replacing shower walls with stud/tub gaps


  #1  
Old 08-15-10, 11:28 AM
Y
Member
Thread Starter
Join Date: Aug 2010
Location: United States
Posts: 2
Upvotes: 0
Received 0 Upvotes on 0 Posts
Question replacing shower walls with stud/tub gaps

Hello all,

Here's some background on my situation: I just finished removing the tub, tile and walls from my 1st floor shower due to a combination of water damage, mold and poor tub condition. As far as I know, the shower was original to the house, built in 1979 (I bought the place last year). I've been inspecting and improving things in sections as I've had the time since then. While replacing the tub overflow, I accidentally knocked one of the wall tiles loose (!!) and found that the base of the wet wall (green board) had basically turned to powder. I stripped out the caulking and found that I had mold issues surrounding the base of the wall/tub connection. It turns out that all of the tile in the shower was hung using a glob of adhesive in the center of each and glued directly to the green board and then the tile was grouted from the shower side leaving open space between the tiles and wall for the majority of the shower. Eventually the grout cracked in places and moisture found its way in for who knows how long and ruined the wall. In addition to all of that, the tub was beginning to rust out in places...so pulled it all out, which leads to the present day.

After removing everything and setting the new tub in place, I've found that the studs aren't flush with the tub. In fact, the gap is all over the place from 3/16" up to 1/2". I snapped some photos and labeled the gaps from each stud to the inside of the tub flange to clarify things:

Photos of gaps/walls

Now, my plan was to staple up some 6 mil sheeting, seal it to the tub flange, hang cement board up and tie into the existing wall, silicone the hell out of the base, thin-set up 4"x4" tile over the cement board, grout, touch up the remaining wall and repaint. Thanks to the gap issues I think that's out the window.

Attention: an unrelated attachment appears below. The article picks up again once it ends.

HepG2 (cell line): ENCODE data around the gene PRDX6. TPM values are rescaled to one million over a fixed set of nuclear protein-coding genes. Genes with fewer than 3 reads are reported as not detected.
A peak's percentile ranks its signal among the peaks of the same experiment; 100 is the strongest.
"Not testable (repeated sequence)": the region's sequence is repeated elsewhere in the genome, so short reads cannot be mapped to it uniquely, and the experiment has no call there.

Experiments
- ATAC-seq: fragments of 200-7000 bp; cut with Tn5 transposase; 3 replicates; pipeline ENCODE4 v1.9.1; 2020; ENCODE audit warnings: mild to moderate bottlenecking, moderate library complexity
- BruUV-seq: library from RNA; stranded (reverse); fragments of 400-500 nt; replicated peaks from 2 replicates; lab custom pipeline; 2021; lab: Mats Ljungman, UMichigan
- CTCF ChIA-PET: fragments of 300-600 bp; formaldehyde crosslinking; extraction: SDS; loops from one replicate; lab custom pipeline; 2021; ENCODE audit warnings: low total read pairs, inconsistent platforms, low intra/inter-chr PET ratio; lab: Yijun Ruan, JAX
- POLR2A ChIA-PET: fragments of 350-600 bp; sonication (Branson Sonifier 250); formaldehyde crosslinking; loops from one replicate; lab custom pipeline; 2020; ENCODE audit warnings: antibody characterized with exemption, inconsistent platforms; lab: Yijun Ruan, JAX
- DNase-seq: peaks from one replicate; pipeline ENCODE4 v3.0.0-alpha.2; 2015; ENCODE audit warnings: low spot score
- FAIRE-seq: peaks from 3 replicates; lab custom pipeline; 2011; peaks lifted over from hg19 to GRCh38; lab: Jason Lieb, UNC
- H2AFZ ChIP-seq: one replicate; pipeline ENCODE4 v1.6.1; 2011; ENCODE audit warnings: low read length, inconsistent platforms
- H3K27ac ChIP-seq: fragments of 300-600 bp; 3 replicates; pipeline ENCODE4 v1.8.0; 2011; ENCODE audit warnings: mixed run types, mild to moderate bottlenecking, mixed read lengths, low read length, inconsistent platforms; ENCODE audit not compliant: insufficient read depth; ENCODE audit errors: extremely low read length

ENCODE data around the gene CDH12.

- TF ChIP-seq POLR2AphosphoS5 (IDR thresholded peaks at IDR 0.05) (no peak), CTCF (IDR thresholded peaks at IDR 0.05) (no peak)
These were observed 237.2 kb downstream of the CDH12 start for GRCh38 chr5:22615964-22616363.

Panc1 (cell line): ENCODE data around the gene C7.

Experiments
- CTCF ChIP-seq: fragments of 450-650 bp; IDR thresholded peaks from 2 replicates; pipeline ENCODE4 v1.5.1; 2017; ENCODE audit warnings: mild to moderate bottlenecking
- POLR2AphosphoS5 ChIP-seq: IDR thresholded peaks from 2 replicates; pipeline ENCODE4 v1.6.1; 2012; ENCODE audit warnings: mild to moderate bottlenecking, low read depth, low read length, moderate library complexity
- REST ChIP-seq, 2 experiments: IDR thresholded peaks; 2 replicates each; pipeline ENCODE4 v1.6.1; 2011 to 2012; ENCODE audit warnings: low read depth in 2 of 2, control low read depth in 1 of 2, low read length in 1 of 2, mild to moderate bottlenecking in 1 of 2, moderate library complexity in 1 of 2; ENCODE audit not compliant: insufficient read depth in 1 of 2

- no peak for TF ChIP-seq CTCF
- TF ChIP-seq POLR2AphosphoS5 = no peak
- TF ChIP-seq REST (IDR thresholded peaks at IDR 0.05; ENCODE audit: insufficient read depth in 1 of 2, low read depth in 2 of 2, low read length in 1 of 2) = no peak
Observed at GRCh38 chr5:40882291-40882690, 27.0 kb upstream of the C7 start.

At this point I'm stumped on how to proceed. I could shim up the studs as necessary to get the wall to match up to the tub (or) marry in some 2x4's to the existing studs to hang the board from (or) tear out the rest of the walls up to ceiling level and re-do them completely. I'd just as soon not demo the rest of the walls above the shower area since they're in good shape...but that would cause me to have to slope the backer board in order to tie it in (I think). I have zero experience when it comes to jointing in a new wall to an existing textured ceiling...but I guess I'll give it a shot if I have to. In any event, I want to get it done as correctly as possible, while keeping the destruction to a minimum (and hopefully without messing with the ceiling).

I'm basically going in circles on this at the moment. I would appreciate any advice whatsoever on the best way to proceed. I'm not in a huge rush since I have a second shower to use, but I'd like to knock this out before too long. Thanks again!
 
  #2  
Old 08-16-10, 05:25 AM
P
Temporarily Suspended
Join Date: Jul 2008
Location: NY
Posts: 10,265
Upvotes: 0
Received 0 Upvotes on 0 Posts
Marry new studs to the existing studs. You may have to use 2x6s. Then hang the wonder board or whatever you are going to use. I just did the same thing to install a shower pan. It worked quite well.
 
  #3  
Old 08-16-10, 08:10 AM
W
Join Date: Dec 2005
Location: USA
Posts: 3,049
Received 26 Upvotes on 21 Posts
What you are seeing is common. If you have a table saw shimming is probably the easiest way to go. You can just rip shims from 2X stock. If you don't have a table saw you can still cut shims from other materials with a circ saw.

Even if you "marry" studs alongside existing ones you are going to have to deal with the tub lip. Most people shim the studs to get the framing to match the lip.
 
  #4  
Old 08-16-10, 04:59 PM
Y
Member
Thread Starter
Join Date: Aug 2010
Location: United States
Posts: 2
Upvotes: 0
Received 0 Upvotes on 0 Posts
Thanks for the quick replies! Should I taper the studs/shims to have the cement board line up with the rest of the wall or do I need to take the top bit out as well? If the rest of the wall must go, is it feasible to leave a small section along the top to tie the new wall into or will that stick out like a sore thumb?
 
  #5  
Old 08-16-10, 08:07 PM
W
Join Date: Dec 2005
Location: USA
Posts: 3,049
Received 26 Upvotes on 21 Posts
The only reason you would have to cut tapered shims is if the wall is out of plumb. The objective with shimming is to get a flat, plumb wall where the framing ends up even with the inner edge of the tub lip.
 
  #6  
Old 08-17-10, 06:59 AM
P
Temporarily Suspended
Join Date: Jul 2008
Location: NY
Posts: 10,265
Upvotes: 0
Received 0 Upvotes on 0 Posts
If you marry new studs to the existing studs, it doesn't matter if the wall is plumb as long as the new studs are plumb.
 
 

Thread Tools
Search this Thread
 
Ask a Question
Question Title:
Description:
Your question will be posted in: